With the growing prevalence of online learning, especially after the Covid-19 pandemic, higher education institutes are expected to account for effective learning, diversity, equity, and inclusion (DEI) metrics (Busteed, 2021). Universities globally are discussing the current metrics to bring:
- perpetual change to learning and teaching techniques,
- reduce excessive workload,
- increase governance and accountability; and
- work on the overall well-being of students and faculty (Erickson, Hanna and Walker, 2021).
Education is now no longer limited to tried and tested classroom curricula and techniques. It has facilitated better teaching and learning methods, better access to resources and increased interaction among teachers and students with greater flexibility (Kizi, 2021). For instance, experiential learning and flipped classrooms are quickly gaining traction.
However, teachers lack the technical capabilities to handle online teaching (García-Morales, Garrido-Moreno and Martín-Rojas, 2021). A lack of new learning materials, techniques, and spaces lead to a gap in learning (Mohamed et al., 2022). Most universities still follow the traditional rote learning model which diminishes students’ academic performance, retention rate, and knowledge transfer (Ahmed and Ahmad, 2017; Abertos et al., 2020).
Furthermore, other negatives include a lack of cooperative learning experience which allows students to interact with each other (Malatji, 2016). It impairs their ability to retain information and apply knowledge and skills outside the classroom. This collectively makes learning less effective, leading to failure in the workplace.
Critical problems laid out in the literature
Higher education imparted today is seen to focus more on quick learning and technology adoption rather than encouraging creativity and innovativeness in students. Most universities still focus on rote learning inhibiting student knowledge gain and transfer capabilities (Ahmed and Ahmad, 2017). However, it has been seen that incorporating innovative education techniques leads to development and expansion of quality education, leading to students inculcating high quality creativity and innovative skills (Atamanyuk, Semenikhina and Shyshenko, 2021).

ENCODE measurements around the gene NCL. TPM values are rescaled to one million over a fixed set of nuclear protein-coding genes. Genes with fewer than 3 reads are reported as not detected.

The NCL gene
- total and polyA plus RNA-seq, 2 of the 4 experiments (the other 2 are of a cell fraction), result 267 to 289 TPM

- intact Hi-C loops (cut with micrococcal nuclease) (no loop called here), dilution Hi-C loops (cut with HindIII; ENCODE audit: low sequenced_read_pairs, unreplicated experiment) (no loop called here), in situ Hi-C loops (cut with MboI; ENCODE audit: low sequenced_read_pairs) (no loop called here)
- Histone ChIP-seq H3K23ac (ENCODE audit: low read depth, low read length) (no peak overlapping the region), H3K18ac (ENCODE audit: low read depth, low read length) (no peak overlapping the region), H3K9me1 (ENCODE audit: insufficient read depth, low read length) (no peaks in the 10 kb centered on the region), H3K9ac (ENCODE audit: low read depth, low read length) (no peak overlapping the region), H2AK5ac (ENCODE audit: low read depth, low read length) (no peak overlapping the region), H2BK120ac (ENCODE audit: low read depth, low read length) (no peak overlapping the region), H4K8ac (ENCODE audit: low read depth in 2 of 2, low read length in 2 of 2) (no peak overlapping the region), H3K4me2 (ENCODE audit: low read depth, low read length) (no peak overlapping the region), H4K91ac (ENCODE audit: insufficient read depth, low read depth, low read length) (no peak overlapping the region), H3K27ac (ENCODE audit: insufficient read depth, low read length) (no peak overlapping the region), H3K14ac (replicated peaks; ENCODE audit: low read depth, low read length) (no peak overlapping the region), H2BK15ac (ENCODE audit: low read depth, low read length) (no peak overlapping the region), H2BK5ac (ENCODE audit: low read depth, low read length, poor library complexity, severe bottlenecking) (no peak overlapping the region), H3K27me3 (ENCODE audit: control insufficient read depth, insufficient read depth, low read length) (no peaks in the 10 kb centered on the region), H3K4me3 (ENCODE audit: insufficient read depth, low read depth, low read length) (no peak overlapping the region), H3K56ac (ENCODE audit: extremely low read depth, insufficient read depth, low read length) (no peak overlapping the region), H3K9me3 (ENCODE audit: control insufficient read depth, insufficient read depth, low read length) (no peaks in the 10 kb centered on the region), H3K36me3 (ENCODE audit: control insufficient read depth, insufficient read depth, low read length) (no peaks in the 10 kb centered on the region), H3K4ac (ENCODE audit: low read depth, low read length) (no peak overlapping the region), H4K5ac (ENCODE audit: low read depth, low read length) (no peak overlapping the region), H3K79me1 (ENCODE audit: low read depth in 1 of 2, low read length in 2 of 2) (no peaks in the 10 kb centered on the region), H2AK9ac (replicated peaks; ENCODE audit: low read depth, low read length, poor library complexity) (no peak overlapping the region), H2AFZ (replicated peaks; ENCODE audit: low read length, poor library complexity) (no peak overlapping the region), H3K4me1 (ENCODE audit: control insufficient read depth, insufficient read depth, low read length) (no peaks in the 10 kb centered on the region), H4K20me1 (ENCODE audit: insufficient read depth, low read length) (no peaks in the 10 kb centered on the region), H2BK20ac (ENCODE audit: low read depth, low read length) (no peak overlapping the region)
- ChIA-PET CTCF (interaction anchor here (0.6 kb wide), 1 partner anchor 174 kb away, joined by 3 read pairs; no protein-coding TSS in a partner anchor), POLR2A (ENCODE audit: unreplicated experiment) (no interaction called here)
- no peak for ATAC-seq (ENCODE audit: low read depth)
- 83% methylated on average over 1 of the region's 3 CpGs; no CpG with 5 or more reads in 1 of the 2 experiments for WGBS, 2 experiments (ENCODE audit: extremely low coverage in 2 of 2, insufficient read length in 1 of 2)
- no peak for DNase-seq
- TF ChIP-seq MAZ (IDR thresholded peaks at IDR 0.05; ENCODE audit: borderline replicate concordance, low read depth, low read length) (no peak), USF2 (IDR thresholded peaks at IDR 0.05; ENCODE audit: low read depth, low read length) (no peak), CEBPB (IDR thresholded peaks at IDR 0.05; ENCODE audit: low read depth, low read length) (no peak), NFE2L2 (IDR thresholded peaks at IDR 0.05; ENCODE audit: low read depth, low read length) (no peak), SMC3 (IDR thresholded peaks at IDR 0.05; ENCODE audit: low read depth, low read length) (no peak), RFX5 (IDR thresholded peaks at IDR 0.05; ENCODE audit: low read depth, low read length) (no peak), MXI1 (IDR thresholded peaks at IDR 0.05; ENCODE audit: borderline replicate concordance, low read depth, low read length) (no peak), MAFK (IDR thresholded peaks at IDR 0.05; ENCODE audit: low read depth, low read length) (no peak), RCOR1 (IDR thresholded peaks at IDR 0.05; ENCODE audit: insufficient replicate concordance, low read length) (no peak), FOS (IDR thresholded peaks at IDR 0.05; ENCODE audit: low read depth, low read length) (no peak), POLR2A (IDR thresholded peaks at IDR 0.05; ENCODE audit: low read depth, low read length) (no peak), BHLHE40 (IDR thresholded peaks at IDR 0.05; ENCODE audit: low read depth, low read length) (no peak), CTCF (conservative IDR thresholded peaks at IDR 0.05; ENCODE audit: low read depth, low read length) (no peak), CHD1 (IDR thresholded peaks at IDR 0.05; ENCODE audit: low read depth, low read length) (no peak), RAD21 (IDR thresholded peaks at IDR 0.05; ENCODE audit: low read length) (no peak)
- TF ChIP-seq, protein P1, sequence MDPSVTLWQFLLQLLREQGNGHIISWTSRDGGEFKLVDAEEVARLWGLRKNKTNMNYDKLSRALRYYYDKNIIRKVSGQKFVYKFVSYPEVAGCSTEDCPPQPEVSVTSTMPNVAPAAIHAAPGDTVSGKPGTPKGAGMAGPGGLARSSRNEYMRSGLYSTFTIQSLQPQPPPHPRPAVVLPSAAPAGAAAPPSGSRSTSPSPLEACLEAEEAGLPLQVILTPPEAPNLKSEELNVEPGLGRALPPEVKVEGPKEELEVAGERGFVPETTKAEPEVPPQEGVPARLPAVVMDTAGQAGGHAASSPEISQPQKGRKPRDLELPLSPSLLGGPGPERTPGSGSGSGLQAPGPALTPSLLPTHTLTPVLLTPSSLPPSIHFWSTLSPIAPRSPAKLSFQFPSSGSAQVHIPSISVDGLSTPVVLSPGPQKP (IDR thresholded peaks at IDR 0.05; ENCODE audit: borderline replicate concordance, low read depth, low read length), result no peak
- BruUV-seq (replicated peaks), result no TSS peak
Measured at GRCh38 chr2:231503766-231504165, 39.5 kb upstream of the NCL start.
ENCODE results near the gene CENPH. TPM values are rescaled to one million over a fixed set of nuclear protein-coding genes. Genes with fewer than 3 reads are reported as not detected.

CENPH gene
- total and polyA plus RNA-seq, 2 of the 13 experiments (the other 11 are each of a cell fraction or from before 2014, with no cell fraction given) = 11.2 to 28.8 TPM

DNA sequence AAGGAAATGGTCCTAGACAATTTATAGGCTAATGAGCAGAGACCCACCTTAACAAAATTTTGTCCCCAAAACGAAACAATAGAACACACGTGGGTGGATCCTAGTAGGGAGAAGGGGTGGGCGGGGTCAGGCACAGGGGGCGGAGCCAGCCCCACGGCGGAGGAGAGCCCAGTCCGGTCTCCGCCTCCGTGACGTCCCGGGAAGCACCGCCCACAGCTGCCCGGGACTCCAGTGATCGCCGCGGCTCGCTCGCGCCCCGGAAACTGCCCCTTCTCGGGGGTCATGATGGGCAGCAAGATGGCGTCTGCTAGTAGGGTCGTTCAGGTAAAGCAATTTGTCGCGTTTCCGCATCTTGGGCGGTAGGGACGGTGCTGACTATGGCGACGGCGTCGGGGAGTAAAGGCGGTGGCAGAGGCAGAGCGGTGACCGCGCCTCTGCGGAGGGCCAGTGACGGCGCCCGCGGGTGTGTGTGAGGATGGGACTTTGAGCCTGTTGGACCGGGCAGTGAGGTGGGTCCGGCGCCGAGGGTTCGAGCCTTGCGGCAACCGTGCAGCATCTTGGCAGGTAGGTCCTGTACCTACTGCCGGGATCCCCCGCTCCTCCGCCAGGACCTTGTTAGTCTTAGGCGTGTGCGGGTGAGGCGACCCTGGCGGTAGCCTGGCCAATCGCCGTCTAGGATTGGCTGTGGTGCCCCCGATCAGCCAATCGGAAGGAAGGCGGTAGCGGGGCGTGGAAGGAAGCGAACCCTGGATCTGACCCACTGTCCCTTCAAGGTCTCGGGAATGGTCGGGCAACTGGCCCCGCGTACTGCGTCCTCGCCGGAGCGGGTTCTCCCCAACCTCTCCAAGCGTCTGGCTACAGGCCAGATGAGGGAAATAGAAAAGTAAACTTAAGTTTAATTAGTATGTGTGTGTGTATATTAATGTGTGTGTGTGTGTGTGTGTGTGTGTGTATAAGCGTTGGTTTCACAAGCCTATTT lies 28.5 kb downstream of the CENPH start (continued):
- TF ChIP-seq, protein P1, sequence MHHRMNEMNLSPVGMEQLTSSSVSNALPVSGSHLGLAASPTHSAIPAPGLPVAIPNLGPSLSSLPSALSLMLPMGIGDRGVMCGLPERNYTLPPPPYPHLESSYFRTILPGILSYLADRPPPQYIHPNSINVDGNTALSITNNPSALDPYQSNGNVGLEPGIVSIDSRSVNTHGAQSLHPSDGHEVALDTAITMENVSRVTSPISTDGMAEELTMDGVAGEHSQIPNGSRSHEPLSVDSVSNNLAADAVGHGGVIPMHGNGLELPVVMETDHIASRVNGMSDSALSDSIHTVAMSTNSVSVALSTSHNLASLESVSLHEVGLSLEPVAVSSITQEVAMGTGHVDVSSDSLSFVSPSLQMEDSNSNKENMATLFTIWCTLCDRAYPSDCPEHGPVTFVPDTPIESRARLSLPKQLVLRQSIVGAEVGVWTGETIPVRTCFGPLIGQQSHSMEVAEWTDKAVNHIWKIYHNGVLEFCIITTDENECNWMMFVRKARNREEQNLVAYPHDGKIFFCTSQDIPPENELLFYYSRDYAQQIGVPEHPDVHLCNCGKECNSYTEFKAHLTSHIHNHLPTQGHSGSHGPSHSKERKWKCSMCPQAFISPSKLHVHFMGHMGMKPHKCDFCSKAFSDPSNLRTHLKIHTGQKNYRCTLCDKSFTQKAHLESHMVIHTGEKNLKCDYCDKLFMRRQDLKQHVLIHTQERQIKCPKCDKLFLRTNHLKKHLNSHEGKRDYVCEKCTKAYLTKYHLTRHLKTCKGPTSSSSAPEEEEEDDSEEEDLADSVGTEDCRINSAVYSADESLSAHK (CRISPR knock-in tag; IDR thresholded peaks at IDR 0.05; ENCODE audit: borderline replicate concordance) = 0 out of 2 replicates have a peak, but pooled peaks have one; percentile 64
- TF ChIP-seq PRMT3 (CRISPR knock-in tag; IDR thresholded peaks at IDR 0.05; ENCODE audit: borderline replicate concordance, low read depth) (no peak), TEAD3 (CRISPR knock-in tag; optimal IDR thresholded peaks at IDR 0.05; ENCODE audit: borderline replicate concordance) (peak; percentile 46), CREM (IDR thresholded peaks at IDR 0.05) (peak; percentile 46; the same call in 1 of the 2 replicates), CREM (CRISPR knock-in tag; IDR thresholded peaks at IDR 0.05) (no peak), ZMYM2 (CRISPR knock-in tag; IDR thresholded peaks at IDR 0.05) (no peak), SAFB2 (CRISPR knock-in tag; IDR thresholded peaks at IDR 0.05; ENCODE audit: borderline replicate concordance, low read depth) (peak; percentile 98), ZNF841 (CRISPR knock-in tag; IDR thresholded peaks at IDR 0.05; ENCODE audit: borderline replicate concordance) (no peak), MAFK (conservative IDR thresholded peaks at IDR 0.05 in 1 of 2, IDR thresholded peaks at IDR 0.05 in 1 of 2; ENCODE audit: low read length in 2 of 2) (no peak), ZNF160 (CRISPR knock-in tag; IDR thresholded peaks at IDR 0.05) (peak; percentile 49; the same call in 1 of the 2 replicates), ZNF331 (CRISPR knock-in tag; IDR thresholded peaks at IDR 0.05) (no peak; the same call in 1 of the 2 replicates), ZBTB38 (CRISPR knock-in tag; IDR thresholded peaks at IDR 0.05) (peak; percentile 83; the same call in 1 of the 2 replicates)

Though technological progress has helped the education sector adopt emerging technologies to materialize on creative and innovative problem solutions. Furthermore, many universities are not seen to implement such processes to bring in creative and innovative teaching methods to aid effective learning (Mirandaa et al., 2021). Most faculty lack online teaching experience and are resistent to change, leading to imparting ineffective teaching (Syed et al., 2021). Such problems are seen to impact effective knowledge transfer to students resulting in lack of creativity and innovation (Tambrin, 2021). Students also find it difficult to apply their knowledge in the outside world leading to a gap in qualification and expectations.
What is effective learning?
When it comes to effective learning, it becomes essential to define what ‘effective’ means. There is a variegated opinion among education stakeholders in this regard, since the objectives and goals of an institute play a huge part. These objectives, according to Allan, Clarke and Jopling (2009) are different for each institution; however, the overarching goal is to improve the higher-order learning process (Evans and Abbott, 1998).
Theorists agree that effective education means that learning outcomes were achieved. This not only includes students’ test scores which have made learning a passive activity. In the traditional learning model, students gained knowledge of concepts in a classroom which was then tested with predictable and measurable instruments.
Today, however, it has evolved to include the crucial aspect of reflection and critical thinking. Learning outcomes are being determined not only using test scores but also by how well these concepts are applied later in life and learners’ ability to express them.
Watkins (2002) further describes effective learning as the ability to generate knowledge with others rather than simply knowledge acquisition. It, therefore, involves students in the meta-cognitive processes of planning, monitoring and reflecting.
The need for critical skills in higher education
In the modern higher education context, effective learning is one that assesses students’ strengths and weaknesses to help students achieve (Campbell et al., 2004):
There is a growing consensus among researchers that the higher education segment is facing a ‘learning crisis’. Critical skills, such as problem-solving, critical thinking, creativity, and communication are not being emphasized enough in the teaching. Standardised testing methods are still in place, creating over-emphasis on rote learning and memorisation, limiting their ability to adapt to changing situations and contribute to society.